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Wait, You Can Meet Jesus There? Seriously?

3. Absence

What do you do when you pray and hear nothing in response? When you reach for God, but God feels just beyond your fingertips?

We all experience moments when God seems distant, when we feel disconnected from God, when we find it difficult to communicate with God.

Absence describes the periods of spiritual darkness or spiritual silence when God seems to have left us. But the seeming absence of God is not like a noisy motor on the car you kept two years too long.

Instead, it’s like a fingerprint on a foggy window. Divine absence often serves a divine purpose by reminding us that something once pressed against the windowpanes of our lives and one day will press in again if we’ll wait for it.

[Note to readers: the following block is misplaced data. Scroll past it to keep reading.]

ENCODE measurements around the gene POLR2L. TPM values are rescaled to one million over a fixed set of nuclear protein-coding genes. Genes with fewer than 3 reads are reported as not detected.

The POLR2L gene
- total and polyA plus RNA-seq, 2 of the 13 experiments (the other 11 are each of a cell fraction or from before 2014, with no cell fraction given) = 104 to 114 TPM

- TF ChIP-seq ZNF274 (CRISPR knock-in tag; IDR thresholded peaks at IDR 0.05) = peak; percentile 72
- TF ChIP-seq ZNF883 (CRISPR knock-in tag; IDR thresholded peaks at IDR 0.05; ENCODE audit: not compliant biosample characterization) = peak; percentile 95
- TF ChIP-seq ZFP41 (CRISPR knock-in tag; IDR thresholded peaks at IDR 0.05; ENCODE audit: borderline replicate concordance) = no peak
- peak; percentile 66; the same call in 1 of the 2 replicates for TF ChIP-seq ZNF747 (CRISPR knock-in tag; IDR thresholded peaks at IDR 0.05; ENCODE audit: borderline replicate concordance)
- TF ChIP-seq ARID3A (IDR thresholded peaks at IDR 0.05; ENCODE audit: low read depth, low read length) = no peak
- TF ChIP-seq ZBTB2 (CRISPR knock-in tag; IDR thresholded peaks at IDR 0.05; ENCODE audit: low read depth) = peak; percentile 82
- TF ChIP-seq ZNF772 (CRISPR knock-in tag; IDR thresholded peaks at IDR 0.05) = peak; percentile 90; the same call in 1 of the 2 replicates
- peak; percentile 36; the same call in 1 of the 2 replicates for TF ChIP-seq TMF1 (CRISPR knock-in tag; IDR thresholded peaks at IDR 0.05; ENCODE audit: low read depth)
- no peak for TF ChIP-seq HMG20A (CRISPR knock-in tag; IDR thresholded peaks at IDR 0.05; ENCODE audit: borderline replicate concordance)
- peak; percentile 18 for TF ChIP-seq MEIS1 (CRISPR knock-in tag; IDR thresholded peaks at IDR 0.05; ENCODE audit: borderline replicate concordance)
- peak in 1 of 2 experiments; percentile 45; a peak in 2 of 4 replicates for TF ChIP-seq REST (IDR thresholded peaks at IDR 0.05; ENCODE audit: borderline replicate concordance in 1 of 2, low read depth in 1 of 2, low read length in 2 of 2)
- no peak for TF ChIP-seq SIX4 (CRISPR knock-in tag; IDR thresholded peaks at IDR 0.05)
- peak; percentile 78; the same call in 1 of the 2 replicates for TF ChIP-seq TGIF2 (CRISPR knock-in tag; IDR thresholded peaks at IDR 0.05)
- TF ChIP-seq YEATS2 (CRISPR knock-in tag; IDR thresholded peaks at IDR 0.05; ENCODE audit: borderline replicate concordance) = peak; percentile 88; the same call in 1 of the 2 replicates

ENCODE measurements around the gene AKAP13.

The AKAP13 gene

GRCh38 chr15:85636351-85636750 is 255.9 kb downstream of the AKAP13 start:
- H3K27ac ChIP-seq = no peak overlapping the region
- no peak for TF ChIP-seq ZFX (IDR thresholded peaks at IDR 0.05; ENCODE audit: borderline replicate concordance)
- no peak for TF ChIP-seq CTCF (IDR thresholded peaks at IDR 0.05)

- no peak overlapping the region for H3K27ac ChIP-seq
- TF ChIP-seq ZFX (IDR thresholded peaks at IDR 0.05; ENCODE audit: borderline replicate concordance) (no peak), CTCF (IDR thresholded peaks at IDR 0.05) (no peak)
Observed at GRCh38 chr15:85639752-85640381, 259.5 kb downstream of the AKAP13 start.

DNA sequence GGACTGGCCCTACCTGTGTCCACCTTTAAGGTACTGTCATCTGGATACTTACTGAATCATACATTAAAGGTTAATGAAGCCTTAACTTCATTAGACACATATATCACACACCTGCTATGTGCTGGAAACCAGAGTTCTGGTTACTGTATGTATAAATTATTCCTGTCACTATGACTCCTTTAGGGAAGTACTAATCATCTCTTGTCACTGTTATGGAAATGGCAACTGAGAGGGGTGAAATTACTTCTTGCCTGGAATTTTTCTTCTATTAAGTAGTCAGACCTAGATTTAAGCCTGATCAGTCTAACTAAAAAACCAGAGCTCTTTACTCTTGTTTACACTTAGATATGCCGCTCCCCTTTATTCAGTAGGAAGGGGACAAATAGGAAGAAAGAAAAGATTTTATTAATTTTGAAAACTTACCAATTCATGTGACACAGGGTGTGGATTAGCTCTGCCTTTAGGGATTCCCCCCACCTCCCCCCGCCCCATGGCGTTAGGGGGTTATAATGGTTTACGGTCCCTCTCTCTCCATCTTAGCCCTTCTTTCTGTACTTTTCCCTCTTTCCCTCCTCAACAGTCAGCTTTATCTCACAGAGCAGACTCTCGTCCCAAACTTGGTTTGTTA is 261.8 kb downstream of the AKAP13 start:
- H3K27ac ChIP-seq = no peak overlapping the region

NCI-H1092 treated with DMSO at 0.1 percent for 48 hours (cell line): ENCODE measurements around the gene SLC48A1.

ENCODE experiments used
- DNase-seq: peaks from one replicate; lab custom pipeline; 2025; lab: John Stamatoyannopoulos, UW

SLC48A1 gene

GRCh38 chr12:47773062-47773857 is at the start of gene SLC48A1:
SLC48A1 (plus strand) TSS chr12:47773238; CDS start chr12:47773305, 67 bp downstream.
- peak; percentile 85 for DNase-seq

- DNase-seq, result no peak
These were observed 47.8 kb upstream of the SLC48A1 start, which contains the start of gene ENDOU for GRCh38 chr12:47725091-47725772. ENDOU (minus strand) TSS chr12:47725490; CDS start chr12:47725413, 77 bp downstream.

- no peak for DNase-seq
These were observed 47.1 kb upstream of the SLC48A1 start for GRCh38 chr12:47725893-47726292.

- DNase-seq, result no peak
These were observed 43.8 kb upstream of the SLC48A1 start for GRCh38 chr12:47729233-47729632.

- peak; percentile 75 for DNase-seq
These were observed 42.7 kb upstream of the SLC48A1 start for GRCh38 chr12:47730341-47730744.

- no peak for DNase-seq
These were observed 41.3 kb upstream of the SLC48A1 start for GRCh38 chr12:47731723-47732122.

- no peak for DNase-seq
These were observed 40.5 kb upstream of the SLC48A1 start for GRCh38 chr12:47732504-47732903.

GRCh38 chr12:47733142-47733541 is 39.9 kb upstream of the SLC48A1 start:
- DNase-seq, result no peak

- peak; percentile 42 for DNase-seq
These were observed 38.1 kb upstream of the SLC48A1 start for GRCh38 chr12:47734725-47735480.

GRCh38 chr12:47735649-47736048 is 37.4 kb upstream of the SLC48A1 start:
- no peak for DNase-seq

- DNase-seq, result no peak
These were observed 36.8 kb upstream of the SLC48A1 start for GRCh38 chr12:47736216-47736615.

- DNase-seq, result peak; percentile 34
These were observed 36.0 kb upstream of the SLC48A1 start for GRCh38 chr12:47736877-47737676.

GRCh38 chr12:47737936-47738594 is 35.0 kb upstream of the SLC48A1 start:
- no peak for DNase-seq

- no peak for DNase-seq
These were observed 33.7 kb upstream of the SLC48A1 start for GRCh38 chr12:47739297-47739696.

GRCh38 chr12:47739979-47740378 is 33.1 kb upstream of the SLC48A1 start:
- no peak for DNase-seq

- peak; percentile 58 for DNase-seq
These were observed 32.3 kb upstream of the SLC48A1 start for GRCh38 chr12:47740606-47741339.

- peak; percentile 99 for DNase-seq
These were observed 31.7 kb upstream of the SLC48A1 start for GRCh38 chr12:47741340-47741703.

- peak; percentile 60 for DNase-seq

4. Sacrilege

You cannot be culturally engaged and not find yourself in sacrilegious spaces.

But what I’ve noticed is that often the people and places labeled “sacrilegious” are merely mocking the thin shell of pseudo-righteousness often painted over those things. They are pointing to the holy emperor and telling the crowds the truth about his nakedness.

Rather than be repulsed by such things, maybe we should reflect: What religious maladies does this expose in my heart? This question transforms the sacrilegious to the sacred.

“There is nothing so secular that it cannot be sacred,” said Madeleine L’Engle, “and that is one of the deepest messages of the Incarnation.”

If we believe in a God who shows up in floating axe heads and talking donkeys and water in desert rocks, we believe in an unexpected God.

Start looking for Jesus in the detours and distant places of life, and you’ll likely find—as I have—that the answer to your spiritual emptiness has been in front of you all along.